Verbal and Visual-spatial Cognitive Abilities (General Intellect)

Verbal and visual-spatial cognitive abilities are components of a child’s general intellectual functioning. Verbal cognitive skills refer to a child’s ability to process and apply knowledge of language based (verbal) information. This includes vocabulary knowledge and verbal abstract reasoning skills (i.e., identifying the association between abstract concepts). Children with difficulties in this area can find literacy tasks (e.g., reading comprehension or written expression tasks) difficult. Difficulties can also occur on math tasks where a child is learning new math concepts, problem-solving, or completing written problems.

Visual-spatial cognitive abilities refer to a child’s ability to perceive, analyse and understand visual information in the world around them. This includes the ability to understand visual relationships (e.g., to solve puzzles, build with blocks) and visual reasoning skills (e.g., analysing, predicting and solving novel patterns/problems). These skills are important in the classroom and in daily life (e.g., math tasks, reading maps, hands on building tasks).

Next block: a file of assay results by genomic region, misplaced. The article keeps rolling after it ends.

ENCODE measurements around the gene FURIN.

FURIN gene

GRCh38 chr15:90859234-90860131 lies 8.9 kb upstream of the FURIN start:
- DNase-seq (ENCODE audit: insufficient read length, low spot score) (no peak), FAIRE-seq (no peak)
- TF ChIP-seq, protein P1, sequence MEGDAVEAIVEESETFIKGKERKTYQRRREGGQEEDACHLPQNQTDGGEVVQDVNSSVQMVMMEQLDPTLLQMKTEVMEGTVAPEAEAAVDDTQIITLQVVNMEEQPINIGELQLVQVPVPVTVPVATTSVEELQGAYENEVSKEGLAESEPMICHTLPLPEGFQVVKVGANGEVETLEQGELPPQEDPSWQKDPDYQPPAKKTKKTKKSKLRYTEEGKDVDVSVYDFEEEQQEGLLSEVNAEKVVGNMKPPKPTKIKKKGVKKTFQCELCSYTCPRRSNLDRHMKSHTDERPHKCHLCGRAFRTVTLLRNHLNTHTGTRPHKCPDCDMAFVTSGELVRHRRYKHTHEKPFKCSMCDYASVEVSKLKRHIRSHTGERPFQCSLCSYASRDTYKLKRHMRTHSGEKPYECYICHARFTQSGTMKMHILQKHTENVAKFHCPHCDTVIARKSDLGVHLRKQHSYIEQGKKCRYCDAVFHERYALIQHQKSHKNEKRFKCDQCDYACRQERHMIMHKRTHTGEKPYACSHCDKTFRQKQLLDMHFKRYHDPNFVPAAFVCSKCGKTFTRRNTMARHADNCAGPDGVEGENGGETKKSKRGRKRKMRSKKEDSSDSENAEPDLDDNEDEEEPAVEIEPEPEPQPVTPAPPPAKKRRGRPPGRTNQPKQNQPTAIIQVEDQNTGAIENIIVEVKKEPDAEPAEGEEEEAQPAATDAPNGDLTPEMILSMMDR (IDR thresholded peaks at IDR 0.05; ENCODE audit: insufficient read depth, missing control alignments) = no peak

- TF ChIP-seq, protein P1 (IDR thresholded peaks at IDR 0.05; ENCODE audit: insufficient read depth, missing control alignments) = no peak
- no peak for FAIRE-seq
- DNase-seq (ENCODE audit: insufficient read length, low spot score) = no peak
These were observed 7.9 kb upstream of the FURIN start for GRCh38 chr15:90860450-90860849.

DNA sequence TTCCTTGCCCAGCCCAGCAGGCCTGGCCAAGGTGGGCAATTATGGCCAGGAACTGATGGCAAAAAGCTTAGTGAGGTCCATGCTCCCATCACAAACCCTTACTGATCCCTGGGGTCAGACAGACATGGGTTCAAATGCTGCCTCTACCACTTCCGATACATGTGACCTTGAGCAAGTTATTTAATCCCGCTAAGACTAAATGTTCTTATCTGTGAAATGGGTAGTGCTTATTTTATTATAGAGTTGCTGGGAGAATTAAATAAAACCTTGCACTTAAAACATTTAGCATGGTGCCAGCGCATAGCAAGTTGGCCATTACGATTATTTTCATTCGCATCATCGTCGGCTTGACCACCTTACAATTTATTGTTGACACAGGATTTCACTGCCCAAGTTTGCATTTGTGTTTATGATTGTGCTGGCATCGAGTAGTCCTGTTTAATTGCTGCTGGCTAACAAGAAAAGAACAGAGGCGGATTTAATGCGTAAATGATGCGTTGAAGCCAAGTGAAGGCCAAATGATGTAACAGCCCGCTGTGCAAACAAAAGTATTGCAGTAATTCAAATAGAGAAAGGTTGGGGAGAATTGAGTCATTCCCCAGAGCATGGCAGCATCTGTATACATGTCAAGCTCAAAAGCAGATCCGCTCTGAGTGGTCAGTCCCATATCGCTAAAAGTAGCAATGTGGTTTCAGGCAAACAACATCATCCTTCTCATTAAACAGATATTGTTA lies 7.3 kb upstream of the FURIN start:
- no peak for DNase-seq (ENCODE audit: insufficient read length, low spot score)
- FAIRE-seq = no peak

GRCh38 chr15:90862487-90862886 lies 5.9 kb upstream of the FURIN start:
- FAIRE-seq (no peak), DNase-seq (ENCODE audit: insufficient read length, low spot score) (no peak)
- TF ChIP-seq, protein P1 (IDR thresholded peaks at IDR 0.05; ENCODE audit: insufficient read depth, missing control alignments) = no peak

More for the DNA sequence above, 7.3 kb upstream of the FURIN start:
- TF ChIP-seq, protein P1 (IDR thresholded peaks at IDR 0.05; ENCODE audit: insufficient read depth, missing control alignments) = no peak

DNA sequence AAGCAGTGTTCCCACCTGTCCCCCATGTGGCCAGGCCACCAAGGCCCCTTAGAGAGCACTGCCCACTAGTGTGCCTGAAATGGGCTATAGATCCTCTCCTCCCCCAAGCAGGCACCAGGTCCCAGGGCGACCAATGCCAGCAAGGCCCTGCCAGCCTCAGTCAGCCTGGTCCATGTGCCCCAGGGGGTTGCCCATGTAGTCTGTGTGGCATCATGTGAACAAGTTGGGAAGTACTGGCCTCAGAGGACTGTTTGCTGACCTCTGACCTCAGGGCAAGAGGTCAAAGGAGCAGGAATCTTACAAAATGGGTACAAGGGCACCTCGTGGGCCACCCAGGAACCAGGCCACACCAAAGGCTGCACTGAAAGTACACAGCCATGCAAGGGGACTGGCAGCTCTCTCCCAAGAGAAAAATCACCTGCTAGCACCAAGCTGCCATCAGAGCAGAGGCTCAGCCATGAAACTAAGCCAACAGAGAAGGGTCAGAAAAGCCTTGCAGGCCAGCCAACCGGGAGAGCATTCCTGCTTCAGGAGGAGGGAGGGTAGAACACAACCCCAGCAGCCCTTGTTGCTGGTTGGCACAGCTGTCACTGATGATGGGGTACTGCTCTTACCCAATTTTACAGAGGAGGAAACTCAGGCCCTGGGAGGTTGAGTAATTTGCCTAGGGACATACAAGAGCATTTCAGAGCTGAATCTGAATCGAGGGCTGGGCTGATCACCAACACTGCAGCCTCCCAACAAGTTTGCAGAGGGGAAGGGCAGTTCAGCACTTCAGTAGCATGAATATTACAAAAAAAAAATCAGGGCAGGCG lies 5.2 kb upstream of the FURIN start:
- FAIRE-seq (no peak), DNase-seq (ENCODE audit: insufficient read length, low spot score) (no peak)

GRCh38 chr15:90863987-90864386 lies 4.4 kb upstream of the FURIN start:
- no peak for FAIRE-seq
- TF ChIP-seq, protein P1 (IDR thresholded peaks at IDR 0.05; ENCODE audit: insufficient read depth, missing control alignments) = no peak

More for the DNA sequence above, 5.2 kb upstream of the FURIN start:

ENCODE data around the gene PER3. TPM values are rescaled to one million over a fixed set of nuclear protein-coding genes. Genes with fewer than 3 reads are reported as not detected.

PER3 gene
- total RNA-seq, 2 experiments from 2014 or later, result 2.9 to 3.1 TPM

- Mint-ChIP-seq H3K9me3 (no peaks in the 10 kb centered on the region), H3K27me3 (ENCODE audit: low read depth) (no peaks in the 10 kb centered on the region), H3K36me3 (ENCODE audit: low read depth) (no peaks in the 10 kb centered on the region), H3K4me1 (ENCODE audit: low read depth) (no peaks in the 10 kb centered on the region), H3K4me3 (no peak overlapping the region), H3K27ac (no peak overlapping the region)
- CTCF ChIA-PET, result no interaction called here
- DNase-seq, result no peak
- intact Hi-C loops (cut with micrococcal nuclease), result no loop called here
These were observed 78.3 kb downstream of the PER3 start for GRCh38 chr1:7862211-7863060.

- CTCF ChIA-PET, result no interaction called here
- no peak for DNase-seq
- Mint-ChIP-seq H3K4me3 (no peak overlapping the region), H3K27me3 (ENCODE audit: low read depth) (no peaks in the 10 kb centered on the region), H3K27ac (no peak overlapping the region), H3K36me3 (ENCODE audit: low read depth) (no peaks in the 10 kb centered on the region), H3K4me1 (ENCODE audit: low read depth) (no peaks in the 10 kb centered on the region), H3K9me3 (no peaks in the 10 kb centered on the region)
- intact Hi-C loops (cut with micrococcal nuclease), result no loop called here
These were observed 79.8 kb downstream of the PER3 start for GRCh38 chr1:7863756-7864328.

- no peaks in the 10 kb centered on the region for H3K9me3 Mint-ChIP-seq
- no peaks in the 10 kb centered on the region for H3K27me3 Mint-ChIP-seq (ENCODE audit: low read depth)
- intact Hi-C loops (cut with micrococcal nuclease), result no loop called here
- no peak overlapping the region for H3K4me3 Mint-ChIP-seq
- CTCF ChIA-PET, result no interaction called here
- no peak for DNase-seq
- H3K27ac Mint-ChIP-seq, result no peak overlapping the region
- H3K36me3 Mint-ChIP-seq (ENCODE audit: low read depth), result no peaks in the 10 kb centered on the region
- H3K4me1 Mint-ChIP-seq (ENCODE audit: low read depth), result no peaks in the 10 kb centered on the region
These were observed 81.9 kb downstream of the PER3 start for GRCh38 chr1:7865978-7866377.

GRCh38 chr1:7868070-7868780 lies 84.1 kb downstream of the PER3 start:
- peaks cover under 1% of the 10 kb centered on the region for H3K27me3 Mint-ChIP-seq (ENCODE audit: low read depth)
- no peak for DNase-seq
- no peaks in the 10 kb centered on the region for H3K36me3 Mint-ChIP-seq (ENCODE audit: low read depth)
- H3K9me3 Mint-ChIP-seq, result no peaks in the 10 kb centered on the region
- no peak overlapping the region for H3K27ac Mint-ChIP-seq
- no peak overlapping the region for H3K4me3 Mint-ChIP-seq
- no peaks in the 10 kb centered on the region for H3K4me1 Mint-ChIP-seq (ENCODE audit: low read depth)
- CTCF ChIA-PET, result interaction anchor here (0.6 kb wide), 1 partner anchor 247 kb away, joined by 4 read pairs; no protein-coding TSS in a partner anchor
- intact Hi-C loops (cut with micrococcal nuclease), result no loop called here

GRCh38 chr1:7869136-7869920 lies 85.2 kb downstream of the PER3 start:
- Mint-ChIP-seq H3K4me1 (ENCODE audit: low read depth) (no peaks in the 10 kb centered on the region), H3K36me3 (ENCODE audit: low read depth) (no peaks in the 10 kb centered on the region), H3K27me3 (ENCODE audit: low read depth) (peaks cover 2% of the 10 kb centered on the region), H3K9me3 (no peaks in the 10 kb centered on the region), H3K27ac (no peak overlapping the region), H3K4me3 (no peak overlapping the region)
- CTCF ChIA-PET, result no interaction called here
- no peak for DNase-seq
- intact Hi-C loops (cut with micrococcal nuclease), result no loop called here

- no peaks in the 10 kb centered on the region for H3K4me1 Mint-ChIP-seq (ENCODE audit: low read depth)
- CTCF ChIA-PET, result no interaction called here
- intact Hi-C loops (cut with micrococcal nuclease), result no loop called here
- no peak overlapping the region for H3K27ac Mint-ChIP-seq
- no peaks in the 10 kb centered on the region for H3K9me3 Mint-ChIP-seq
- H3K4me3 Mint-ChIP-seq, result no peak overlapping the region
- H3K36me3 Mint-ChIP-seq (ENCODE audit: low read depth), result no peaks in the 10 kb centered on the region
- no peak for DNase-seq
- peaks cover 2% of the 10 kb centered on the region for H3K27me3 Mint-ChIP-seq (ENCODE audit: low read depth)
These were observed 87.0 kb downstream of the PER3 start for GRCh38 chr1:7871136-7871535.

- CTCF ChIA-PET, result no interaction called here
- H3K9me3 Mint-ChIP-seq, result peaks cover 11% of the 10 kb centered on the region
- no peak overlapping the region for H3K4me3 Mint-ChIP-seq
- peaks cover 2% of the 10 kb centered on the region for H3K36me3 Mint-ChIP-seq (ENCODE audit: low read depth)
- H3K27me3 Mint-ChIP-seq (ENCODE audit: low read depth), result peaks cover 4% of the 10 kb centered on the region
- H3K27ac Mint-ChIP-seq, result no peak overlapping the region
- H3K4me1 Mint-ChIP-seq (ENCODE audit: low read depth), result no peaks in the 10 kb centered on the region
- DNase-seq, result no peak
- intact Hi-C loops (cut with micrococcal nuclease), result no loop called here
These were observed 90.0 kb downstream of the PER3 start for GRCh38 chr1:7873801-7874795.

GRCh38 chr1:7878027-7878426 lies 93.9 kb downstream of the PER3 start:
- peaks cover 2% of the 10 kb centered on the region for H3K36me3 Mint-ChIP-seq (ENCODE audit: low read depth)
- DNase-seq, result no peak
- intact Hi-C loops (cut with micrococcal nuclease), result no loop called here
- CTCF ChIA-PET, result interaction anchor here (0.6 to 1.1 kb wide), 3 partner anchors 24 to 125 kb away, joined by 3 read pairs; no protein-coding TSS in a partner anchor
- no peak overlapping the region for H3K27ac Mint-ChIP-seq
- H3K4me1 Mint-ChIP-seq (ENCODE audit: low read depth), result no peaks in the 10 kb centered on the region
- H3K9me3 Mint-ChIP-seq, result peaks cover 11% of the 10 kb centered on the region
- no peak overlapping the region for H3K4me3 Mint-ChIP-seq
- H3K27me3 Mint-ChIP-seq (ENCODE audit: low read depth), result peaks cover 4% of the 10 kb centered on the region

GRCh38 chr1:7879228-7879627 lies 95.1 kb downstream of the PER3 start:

Assessment of general intellectual skills forms an important component of a comprehensive neuropsychological assessment. Understanding a child’s intellectual strengths and weaknesses provides important information about how they take-in, and process verbal and visual-spatial information. This, in turn, allows strategies and supports to be tailored to meet a child’s specific needs. Intellectual assessment results can also assist in making applications to access government (e.g., National Disability Insurance Scheme) and school funding (e.g., Program for Students with Disabilities) if applicable.

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